The Central Bank of Nigeria (CBN) first introduced a Cash-less Nigeria Policy in 2012 which aimed to reduce – not eliminate – the amount of physical cash circulating in the economy in an attempt to encourage more electronic-based transactions. This policy imposes a cash handling charge on daily cash withdrawals and deposits.
According to the new rules, withdrawals exceeding N500,000 for individual customers will face a processing fee of 3% whereas deposits will incur a 2% fee. For corporates, the fees are respectively 5% and 3% for amounts exceeding N3,000,000.
Nigeria had over 7 billion banknotes in circulation in 2017 for a population of 190 million people. However, only 40% of the population are banked.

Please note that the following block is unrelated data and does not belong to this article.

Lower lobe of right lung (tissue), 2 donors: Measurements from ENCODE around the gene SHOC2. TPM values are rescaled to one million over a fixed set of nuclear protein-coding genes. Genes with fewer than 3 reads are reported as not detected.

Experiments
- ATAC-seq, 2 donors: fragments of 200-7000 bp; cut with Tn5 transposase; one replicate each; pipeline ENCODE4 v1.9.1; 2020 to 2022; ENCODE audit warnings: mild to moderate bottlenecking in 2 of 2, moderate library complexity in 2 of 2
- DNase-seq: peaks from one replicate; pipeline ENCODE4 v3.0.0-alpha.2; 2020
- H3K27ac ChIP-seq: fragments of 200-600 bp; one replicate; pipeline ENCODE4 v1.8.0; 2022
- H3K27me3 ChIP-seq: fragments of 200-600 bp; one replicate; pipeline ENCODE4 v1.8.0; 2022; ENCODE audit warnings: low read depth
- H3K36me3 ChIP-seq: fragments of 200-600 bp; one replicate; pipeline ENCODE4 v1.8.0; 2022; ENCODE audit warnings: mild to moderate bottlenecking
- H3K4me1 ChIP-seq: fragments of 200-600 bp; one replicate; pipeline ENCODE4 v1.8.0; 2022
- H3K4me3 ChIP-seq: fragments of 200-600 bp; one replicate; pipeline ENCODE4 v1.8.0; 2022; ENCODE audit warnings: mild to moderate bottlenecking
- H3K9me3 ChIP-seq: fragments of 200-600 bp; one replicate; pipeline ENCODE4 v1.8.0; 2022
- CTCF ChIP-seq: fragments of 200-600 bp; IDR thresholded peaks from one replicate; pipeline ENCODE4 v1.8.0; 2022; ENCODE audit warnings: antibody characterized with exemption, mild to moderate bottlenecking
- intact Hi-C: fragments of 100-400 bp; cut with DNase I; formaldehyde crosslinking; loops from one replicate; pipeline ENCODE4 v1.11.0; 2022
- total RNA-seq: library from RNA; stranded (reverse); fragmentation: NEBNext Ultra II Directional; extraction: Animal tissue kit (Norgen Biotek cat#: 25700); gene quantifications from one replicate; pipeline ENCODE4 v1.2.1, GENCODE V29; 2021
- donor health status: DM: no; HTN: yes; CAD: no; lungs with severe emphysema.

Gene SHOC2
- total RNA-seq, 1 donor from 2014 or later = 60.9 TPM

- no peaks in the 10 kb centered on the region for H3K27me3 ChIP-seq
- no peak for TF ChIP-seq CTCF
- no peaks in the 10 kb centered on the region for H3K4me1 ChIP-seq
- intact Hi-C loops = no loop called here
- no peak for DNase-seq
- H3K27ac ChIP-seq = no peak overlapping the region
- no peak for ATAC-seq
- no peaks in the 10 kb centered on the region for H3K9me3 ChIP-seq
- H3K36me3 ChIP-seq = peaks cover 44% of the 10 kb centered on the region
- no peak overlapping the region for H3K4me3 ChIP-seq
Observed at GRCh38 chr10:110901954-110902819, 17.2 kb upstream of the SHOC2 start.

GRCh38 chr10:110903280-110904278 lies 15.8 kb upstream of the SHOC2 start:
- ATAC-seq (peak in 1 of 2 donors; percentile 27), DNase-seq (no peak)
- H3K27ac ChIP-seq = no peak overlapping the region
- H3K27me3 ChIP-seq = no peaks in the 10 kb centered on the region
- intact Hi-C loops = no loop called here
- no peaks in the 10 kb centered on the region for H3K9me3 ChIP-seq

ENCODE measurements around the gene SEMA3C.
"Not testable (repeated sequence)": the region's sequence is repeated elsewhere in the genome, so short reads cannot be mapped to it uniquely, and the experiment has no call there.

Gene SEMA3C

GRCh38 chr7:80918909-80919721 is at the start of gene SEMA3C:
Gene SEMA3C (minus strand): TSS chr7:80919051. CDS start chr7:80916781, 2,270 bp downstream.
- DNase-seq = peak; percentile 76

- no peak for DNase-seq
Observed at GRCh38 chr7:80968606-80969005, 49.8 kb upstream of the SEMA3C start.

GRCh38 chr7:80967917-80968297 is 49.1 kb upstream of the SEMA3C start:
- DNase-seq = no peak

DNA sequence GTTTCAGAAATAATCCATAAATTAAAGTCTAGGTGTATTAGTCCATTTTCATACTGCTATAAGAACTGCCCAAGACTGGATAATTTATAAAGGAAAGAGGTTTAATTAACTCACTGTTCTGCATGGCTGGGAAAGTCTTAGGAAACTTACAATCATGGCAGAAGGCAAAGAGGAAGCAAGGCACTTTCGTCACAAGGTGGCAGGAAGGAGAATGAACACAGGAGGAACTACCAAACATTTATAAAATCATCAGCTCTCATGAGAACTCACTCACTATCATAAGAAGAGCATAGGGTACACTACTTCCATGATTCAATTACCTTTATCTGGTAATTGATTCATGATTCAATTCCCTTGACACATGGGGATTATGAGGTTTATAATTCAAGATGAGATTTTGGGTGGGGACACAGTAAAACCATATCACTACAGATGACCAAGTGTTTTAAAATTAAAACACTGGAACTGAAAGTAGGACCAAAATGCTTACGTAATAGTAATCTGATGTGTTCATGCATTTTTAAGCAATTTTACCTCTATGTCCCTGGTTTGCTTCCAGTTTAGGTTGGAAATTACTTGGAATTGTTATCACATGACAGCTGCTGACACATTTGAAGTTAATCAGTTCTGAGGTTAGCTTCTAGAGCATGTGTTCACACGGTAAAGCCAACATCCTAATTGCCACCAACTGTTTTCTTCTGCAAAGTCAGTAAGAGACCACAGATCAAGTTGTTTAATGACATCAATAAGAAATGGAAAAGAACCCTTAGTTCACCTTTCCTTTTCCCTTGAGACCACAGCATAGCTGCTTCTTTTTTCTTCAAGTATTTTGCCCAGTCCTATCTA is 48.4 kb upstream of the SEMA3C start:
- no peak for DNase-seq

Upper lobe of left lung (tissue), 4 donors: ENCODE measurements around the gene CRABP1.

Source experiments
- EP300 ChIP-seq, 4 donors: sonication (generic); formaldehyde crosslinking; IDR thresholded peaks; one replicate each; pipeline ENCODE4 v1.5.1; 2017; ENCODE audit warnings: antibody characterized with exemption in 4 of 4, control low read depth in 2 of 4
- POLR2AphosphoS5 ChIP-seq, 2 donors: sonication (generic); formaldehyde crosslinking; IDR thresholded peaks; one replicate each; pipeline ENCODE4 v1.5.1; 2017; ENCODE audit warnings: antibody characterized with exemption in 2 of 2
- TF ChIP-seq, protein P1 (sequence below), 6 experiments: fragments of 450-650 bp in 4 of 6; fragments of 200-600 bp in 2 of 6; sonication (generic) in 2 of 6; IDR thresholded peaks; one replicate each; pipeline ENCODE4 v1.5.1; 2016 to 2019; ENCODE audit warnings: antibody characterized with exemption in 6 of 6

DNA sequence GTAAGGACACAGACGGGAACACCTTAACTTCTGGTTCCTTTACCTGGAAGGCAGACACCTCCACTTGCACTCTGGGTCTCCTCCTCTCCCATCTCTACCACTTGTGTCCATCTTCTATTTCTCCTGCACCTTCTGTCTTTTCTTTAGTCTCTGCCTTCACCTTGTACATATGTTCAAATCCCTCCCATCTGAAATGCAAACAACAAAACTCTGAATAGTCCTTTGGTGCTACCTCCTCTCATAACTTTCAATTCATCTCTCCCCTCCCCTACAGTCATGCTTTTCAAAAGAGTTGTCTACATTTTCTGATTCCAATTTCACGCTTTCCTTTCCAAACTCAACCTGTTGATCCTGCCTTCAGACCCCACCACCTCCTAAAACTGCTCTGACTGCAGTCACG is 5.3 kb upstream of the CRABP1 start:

Introducing the new cash policy
Cash-less Nigeria was introduced for several reasons, including:
Negative consequences associated with high cash usage
According to the CBN, the cash policy aims to curb the negative consequences associated with the high usage of physical cash in the economy, including:
Not everyone is on board with the transition. Ben Kalu, Chairman of the Committee on Media and Public Affairs, said the House is,“Deeply worried that the implementation of the cashless policy on withdrawals has negative impacts on micro, mini, small and medium enterprises, which are clearly the engines of growth of the economy and employment generation”.
Moreover, the House was concerned that the CBN did not put people first when crafting the policy, contradicting Section 14(2)(b) of the Constitution of the Federal Republic of Nigeria, 1999 (As Altered) which highlights “the security and welfare of the people as the primary purpose of government”.